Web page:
In a world where phones can control many home functions and watches are becoming more powerful than NASA’s original computers, people still demand more. These devices all use wireless signals to communicate with other devices, using service via Wi-Fi or cellular towers. As people expect their technology to improve every year, they hold the same expectations for their service. Receiving content as fast and smooth as possible sits high on a user’s wishlist. Cellular networks are not as easy or cheap to replace as a phone, but they still receive upgrades. Within the past year, 5G networking has been a goal unachieved; many hope 2020 brings better fortune.
It is essential to define what 5G means and how society has reached this point. The abbreviation stands for the 5th generation of wireless technology. Each generation, since 1979, has introduced faster speeds and stronger connections, along with unique features. In order for phones to continue strong connections, they need to be connected to a site to keep both parties in communication. NTT, a Japanese company, innovated the possibility of having a phone move between multiple sites connecting phone lines, allowing the user to move freely between different locations. 2G came in the 90s with faster and cheaper connections, making mobile phones a more popular product. 3G and the current 4G also worked on accommodating the increasing demand and adapting to new phone features such as video calls and internet usage. The 4G network has been in use since 2010, keeping users happy with its high speed and consistency. Higher speeds offer smoother experiences void of lags or buffer screens. This consistency also helps less populated areas stay in the loop as most companies advertise that they cover 95 to 99% of North America. The progression that phones alone have reached in only a few decades is quite remarkable.
The jump into the next level will be impressive but will need more time to develop. Although companies competitively started 5G connections about a year ago, they will not be consistent until sometime later in 2020. Back in late 2018, AT&T and Verizon argued that they announced 5G first. A few months later, South Korea’s Telecom declared it won the race over the U.S. and China. Regardless of which company or country is the “champion” the end result will be fun to watch. Many expect 5G will run at ten times the current speeds, which could introduce a variety of new apps and services. 4G came into use in 2010 before apps like Snapchat in 2012, and Uber in 2013 were created, finding success due to a high speed network. If the next generation follows suit, who knows what could dominate app stores in five years from now? As exciting as it sounds, consumers need patience. AT&T and Verizon each released 5G in an average of 30 cities altogether, and even then, the user experience was not optimal. There are higher hopes for 2020, but society will most likely still rely on 4G for the foreseeable future. Sascha Segan of PC Magazine expects 5G will not be running under its own power until 2021 or 2022. Historic progress will be made within the next several months, albeit slowly.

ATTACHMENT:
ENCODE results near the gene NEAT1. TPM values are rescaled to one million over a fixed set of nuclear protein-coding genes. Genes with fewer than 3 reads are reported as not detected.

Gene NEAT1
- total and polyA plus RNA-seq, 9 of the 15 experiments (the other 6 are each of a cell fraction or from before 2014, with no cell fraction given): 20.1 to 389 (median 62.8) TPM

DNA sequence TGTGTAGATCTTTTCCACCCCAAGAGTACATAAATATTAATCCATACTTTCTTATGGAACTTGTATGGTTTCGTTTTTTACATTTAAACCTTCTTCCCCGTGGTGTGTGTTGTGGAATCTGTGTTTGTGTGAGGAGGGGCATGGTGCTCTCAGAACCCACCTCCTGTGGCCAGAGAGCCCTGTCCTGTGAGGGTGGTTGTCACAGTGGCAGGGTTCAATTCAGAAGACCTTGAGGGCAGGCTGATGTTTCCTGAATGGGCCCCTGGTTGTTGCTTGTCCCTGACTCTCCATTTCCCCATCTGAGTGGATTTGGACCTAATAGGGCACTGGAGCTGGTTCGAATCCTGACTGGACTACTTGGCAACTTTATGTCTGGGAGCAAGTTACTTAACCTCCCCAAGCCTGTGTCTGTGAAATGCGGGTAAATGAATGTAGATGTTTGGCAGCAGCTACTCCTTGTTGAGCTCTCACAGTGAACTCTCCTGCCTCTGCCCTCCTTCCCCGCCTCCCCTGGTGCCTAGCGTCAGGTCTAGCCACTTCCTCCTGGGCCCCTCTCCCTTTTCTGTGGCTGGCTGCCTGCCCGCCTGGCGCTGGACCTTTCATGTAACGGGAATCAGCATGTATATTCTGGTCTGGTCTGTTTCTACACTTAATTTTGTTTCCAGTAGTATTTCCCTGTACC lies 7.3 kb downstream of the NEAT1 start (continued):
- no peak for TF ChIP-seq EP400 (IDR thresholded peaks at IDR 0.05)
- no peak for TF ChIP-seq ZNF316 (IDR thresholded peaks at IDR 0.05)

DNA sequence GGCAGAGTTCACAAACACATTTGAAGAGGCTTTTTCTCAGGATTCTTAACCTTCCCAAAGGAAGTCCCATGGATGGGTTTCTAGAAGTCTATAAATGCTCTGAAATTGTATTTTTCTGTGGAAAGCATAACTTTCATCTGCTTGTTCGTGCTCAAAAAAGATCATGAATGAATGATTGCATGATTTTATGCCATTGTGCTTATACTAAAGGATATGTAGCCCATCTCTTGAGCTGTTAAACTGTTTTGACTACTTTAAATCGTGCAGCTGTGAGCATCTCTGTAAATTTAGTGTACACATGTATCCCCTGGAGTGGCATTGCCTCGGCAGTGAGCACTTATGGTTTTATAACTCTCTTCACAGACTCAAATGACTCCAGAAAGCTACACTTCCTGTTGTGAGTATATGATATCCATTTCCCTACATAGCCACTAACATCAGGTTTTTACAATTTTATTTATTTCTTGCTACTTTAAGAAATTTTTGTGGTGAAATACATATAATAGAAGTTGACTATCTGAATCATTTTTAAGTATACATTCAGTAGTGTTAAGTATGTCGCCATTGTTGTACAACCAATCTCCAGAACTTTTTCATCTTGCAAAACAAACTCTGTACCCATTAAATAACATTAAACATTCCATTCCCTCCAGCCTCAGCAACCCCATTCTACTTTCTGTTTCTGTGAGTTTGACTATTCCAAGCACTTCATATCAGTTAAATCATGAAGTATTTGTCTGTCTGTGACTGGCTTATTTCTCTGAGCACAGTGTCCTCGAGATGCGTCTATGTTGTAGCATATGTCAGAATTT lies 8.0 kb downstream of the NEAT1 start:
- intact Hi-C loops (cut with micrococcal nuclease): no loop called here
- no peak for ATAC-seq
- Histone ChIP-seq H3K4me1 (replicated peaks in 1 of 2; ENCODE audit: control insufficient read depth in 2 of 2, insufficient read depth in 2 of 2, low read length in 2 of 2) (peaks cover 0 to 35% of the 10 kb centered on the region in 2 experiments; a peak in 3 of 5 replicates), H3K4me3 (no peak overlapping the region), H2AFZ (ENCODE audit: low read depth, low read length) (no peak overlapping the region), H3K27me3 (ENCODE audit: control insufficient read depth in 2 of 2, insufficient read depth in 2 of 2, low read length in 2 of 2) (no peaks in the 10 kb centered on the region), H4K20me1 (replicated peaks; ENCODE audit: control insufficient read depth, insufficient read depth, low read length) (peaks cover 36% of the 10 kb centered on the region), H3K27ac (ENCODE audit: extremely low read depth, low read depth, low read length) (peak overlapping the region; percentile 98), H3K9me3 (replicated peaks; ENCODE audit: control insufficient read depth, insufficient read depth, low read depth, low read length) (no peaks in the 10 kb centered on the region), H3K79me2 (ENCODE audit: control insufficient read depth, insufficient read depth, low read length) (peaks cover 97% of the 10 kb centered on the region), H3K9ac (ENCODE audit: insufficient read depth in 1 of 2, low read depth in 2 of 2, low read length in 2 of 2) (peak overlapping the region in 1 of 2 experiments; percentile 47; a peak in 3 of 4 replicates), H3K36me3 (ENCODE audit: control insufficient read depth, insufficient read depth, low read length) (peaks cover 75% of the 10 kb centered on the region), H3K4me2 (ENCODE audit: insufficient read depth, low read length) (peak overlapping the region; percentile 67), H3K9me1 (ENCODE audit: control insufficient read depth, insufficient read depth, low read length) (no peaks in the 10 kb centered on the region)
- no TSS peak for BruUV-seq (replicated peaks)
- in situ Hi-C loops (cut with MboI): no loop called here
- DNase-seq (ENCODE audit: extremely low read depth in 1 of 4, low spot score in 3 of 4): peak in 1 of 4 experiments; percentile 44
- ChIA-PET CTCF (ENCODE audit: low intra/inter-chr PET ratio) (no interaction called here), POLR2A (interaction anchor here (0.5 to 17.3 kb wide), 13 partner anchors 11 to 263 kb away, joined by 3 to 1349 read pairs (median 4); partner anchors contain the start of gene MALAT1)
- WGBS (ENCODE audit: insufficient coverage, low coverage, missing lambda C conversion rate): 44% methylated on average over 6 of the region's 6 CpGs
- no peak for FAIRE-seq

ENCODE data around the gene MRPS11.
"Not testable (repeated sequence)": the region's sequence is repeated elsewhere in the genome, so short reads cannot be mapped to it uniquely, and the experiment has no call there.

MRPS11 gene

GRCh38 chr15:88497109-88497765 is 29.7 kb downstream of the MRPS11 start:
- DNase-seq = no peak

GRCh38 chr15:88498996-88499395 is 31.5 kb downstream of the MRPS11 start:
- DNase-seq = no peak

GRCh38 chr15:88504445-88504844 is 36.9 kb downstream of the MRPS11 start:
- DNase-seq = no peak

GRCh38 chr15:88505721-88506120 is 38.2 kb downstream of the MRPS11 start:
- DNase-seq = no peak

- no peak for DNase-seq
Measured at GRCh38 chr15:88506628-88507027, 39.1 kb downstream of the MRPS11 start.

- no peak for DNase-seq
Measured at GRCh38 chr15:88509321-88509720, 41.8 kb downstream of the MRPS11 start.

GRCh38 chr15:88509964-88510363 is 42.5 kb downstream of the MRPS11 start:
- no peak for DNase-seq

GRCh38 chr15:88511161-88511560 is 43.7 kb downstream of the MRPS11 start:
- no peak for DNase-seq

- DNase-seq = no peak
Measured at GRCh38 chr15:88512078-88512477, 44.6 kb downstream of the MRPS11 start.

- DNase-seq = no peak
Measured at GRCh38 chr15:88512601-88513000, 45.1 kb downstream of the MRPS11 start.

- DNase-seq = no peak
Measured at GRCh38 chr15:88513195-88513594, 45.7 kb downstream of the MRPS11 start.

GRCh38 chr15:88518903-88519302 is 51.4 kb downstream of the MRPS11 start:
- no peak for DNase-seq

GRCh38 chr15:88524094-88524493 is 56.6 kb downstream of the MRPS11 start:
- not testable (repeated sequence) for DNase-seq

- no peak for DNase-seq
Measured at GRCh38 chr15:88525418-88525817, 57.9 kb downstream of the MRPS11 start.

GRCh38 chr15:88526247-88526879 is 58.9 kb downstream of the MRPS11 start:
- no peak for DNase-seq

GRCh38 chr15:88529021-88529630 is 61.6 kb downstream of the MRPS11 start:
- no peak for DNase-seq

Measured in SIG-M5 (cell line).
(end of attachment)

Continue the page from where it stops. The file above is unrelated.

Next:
It is exciting to see the achievements under development. However, people cannot get too ahead of themselves in making their own plans. God has a sovereign plan. King David was known as a man after God’s heart. He was a mighty man and decided he wanted to build the temple. But then God told him to have patience. People have made great discoveries throughout history. While most follow different worldviews, Christians should not easily forget that God orchestrates what will happen.